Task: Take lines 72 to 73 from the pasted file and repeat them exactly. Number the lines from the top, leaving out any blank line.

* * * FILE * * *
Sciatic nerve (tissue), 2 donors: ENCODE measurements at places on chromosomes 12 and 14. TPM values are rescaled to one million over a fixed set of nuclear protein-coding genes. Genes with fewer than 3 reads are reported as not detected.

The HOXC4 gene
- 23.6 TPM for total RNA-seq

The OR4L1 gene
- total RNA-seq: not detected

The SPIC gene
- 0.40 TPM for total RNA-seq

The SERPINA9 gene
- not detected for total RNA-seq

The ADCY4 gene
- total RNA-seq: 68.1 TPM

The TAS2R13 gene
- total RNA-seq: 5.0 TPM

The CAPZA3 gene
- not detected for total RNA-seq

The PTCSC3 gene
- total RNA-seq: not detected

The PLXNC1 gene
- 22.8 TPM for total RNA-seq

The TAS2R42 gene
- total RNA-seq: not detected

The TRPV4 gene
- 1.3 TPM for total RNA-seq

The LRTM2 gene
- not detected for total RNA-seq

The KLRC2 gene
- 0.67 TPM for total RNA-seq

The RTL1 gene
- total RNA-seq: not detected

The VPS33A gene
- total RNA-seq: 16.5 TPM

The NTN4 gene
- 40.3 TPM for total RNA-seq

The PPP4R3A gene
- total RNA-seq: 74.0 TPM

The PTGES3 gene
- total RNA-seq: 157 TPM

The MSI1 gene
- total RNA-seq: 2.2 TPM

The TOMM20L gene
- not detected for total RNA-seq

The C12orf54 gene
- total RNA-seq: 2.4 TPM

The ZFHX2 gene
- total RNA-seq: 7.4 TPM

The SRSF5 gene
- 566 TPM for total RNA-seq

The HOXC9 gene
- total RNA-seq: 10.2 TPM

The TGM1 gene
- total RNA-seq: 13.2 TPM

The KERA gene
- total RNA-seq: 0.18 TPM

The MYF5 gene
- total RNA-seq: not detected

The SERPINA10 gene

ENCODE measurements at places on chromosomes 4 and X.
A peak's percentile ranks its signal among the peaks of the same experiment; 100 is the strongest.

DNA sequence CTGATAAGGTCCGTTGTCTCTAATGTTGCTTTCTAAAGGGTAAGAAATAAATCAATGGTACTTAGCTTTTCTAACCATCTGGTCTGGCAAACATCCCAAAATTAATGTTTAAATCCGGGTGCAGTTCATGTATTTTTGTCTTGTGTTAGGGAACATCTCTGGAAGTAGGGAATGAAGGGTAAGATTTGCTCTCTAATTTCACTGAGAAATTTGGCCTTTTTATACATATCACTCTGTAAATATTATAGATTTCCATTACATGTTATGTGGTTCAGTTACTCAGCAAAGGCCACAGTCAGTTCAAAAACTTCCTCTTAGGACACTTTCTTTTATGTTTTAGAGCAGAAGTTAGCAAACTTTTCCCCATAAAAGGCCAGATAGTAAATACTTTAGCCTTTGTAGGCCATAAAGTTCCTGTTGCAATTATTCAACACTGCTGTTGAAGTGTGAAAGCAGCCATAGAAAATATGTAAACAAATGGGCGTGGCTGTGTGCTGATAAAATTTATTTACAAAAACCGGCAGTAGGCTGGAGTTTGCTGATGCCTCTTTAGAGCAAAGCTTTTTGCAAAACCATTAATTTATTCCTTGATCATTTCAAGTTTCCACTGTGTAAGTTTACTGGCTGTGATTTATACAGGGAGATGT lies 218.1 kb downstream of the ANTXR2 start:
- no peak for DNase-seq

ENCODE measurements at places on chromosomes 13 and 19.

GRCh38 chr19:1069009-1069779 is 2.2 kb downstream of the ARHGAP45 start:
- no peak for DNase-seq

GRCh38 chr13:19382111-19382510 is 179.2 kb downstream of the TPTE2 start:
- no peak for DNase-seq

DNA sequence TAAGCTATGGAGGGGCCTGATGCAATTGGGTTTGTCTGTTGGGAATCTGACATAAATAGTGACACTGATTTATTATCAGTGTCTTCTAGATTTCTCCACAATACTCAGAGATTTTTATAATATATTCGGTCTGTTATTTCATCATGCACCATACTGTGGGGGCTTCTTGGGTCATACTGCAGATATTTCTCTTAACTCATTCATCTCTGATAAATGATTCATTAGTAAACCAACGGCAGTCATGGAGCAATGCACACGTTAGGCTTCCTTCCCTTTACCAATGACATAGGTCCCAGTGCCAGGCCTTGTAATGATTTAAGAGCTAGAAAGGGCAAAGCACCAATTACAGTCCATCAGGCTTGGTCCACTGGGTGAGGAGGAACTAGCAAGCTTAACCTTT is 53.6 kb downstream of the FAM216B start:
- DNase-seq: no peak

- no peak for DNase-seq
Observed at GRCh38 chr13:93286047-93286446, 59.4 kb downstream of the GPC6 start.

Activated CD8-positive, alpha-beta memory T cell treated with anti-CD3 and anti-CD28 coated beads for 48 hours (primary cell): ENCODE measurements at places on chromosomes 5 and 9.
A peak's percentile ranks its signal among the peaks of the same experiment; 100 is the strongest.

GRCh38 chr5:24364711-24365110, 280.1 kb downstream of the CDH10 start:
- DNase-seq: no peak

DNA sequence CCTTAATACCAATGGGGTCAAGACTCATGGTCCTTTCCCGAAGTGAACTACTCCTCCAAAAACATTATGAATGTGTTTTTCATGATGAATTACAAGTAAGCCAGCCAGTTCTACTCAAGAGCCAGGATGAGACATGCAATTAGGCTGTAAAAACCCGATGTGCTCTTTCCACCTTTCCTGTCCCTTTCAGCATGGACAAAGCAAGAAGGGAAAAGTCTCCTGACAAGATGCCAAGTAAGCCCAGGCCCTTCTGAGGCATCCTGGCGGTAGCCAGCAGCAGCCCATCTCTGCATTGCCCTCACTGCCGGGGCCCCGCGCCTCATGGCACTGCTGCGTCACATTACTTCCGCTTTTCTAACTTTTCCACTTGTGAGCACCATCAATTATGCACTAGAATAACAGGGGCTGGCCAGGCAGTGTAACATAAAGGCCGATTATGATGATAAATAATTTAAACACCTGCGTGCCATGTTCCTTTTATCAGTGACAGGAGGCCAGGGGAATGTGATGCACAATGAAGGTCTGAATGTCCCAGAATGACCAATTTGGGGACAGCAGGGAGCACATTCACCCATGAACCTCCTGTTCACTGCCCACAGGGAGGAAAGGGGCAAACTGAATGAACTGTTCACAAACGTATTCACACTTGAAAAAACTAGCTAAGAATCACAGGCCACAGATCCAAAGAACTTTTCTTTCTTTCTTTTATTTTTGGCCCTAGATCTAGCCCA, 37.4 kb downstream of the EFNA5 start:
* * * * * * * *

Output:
GRCh38 chr5:24364711-24365110, 280.1 kb downstream of the CDH10 start:
- DNase-seq: no peak